Microwaves Drive Food Processing System
15 Labs has developed a food processing and packaging technology called Microwave Assisted Thermal Sterilization (MATS) and has received a $3 million initial round of funding. The company's MATS-150 system simultaneously heats packaged food externally in a pressurized hot water bath and internally using a patented microwave energy delivery system at 915 MHz. This rapidly heats the entire package of food to sterilization temperature and then rapidly cools the food to minimize any heat damage, eliminating pathogens and spoilage microorganisms in minutes. The shortened heating time preserves the nutrients, color, texture and flavor of foods while providing a shelf life equivalent to conventionally processed foods. The first commercial-scale MATS-150 system, capable of processing 150 food packages per minute, will go online in 2016, and MATS-processed foods may reach stores early in 2017.
Smart Oven Market Lively: Report
The global "smart" microwave oven market will grow nearly 28% annually through 2020, according to a report from Infinifi Research Limited. These appliances are considered smart as they rely on connectivity to the Internet and smartphone apps providing capabilities largely unavailable today. This market also includes RF cooking appliances that use solid-state devices (LDMOS transistors) instead of magnetrons to heat multiple types of food simultaneously. The market is dominated by North America (38% of revenue) followed by Asia-Pacific and Europe. The report says the market will grow consistently in North America as IoT penetrates more residences. Top vendors in the market are Breville, GE, June, LG, Samsung, Bosch, Electrolux, Haier, Panasonic, Sharp, and Whirlpool.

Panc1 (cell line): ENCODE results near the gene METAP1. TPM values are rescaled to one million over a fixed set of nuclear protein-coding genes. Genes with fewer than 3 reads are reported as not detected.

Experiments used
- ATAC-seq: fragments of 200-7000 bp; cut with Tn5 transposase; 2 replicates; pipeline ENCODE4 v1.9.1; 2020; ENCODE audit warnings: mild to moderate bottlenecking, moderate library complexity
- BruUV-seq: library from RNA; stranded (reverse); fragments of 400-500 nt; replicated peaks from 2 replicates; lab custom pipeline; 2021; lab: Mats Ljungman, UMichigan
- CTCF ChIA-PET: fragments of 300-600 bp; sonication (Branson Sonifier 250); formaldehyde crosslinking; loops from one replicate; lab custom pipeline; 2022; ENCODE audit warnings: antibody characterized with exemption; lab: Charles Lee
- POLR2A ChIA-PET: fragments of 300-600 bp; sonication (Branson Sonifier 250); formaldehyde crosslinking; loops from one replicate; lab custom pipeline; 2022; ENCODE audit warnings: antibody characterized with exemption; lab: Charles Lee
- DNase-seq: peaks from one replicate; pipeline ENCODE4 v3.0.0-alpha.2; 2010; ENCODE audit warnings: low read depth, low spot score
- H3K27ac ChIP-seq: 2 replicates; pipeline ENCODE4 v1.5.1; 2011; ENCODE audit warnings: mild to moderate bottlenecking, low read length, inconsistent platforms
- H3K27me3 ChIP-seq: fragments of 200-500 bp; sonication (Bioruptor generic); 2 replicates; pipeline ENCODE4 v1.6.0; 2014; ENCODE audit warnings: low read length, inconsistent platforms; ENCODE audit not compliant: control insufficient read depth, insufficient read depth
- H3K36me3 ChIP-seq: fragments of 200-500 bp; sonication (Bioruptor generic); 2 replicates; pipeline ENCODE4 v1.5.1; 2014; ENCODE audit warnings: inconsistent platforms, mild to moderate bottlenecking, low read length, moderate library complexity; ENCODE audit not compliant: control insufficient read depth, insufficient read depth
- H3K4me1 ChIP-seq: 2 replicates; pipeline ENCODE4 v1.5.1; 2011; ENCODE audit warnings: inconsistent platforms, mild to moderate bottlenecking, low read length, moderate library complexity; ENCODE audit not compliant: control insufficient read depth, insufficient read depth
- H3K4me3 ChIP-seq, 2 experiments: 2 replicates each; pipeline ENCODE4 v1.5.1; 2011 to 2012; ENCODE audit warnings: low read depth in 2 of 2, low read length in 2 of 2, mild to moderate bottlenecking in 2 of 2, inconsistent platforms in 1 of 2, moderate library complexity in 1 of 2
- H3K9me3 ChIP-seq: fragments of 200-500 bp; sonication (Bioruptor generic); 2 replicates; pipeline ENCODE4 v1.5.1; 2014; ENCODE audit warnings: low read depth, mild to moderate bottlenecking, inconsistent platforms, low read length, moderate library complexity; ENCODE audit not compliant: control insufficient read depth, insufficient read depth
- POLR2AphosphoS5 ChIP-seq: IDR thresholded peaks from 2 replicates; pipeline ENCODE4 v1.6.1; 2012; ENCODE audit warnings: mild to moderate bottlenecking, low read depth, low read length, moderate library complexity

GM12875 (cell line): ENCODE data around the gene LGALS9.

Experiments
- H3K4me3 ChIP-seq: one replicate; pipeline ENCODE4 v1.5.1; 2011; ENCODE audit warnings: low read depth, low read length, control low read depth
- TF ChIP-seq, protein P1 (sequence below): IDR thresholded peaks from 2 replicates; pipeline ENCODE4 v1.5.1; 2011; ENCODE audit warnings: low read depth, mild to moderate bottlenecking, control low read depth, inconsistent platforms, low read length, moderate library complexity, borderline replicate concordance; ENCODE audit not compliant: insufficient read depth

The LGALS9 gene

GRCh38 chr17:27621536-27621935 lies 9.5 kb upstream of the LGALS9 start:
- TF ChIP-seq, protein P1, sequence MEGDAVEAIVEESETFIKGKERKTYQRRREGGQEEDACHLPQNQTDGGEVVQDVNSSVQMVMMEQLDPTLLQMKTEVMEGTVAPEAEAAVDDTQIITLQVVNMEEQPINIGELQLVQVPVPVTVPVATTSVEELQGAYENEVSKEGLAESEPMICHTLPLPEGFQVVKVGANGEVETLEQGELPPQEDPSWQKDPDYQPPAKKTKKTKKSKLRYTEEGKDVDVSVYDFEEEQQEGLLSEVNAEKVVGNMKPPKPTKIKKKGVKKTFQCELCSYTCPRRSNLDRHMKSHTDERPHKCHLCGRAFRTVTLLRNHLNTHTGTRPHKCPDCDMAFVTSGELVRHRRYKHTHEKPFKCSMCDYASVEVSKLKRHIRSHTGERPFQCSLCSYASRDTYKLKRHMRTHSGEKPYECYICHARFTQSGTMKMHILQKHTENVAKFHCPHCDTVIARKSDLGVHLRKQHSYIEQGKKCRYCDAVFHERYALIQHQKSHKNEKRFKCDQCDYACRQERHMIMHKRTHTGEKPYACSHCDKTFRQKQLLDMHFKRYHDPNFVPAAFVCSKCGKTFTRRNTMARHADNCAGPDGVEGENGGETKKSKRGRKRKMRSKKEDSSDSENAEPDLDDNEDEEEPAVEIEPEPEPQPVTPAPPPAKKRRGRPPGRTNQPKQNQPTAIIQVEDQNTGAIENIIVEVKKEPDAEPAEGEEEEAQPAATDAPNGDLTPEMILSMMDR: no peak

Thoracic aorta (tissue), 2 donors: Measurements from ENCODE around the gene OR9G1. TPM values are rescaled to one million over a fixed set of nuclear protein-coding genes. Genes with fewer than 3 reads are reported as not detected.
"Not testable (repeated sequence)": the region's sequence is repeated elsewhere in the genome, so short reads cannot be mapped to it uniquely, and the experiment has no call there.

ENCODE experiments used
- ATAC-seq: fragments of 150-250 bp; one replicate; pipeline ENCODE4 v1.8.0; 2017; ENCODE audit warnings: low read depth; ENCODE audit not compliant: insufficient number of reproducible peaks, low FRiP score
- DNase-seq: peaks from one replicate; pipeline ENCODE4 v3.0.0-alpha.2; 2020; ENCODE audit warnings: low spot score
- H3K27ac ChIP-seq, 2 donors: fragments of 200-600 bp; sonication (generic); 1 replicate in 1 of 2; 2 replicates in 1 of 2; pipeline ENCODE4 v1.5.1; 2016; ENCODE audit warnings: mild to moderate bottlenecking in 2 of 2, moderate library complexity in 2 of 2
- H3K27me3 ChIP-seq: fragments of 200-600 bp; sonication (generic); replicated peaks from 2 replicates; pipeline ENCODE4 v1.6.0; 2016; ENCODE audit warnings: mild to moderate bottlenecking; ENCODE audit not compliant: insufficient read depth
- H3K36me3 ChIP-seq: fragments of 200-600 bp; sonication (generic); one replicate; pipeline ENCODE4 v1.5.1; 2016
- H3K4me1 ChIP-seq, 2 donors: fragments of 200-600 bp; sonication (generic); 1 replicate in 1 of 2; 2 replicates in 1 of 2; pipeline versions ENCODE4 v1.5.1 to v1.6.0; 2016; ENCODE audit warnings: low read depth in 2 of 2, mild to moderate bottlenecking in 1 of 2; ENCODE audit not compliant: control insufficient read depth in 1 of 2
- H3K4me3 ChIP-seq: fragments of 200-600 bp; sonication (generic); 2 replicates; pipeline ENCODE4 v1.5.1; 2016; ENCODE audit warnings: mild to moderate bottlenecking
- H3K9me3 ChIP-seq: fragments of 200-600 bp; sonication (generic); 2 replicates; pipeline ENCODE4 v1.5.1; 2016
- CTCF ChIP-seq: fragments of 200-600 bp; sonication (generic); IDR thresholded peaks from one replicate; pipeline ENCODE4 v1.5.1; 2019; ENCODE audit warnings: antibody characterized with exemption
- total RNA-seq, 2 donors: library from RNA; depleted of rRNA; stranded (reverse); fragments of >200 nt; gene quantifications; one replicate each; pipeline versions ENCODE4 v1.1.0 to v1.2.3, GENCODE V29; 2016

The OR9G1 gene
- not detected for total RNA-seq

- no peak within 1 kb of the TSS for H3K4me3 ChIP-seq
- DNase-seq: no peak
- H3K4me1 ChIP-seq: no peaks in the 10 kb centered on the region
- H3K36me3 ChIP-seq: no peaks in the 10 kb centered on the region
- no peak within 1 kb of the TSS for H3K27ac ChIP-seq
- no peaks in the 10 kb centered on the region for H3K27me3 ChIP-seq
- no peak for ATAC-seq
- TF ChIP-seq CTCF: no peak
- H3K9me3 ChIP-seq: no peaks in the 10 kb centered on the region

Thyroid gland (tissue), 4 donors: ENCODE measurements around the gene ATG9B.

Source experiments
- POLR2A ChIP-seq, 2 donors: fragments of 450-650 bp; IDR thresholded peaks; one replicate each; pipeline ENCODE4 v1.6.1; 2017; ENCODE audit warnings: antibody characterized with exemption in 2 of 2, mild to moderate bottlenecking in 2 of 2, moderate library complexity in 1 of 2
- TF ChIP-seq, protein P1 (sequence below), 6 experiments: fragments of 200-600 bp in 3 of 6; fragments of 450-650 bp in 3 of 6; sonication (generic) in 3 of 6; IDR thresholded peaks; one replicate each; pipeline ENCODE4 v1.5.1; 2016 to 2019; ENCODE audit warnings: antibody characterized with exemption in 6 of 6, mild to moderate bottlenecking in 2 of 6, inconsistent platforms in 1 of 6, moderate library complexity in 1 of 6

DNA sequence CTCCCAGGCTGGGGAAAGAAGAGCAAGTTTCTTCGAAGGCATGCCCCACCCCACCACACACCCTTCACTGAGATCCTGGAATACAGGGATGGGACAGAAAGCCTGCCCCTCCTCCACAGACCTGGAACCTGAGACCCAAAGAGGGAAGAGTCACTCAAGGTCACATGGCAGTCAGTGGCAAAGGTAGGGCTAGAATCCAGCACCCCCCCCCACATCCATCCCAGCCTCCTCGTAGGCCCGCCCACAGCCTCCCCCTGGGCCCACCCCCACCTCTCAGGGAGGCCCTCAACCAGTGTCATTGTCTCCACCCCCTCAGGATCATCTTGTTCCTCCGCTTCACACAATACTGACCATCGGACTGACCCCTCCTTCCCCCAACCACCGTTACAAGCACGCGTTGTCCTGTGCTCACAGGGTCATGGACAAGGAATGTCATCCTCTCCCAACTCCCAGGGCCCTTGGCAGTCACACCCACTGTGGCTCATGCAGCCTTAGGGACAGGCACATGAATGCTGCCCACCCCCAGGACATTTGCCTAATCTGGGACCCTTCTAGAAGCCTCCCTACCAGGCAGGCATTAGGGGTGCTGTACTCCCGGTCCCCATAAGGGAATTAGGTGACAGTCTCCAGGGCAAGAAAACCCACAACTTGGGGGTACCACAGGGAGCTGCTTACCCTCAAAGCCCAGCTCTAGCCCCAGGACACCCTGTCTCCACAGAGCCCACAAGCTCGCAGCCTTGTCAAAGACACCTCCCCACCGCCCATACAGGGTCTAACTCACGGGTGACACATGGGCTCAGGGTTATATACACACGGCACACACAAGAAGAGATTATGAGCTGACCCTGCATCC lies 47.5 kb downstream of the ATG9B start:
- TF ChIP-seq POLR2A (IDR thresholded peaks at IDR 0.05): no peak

About Anatech Electronics
Anatech Electronics, Inc. (AEI) specializes in the design and manufacture of standard and custom RF and microwave filters and other passive components and subsystems employed in commercial, industrial, and aerospace and applications. Products are available from an operating frequency range of 10 kHz to 30 GHz and include cavity, ceramic, crystal, LC, and surface acoustic wave (SAW), as well as power combiners/dividers, duplexers and diplexers, directional couplers, terminations, attenuators, circulators, EMI filters, and lightning arrestors. The company's custom products and capabilities are available at www.anatechelectronics.com.
Anatech Electronics, Inc.
70 Outwater Lane
Garfield, NJ 07026
Posted January 13, 2016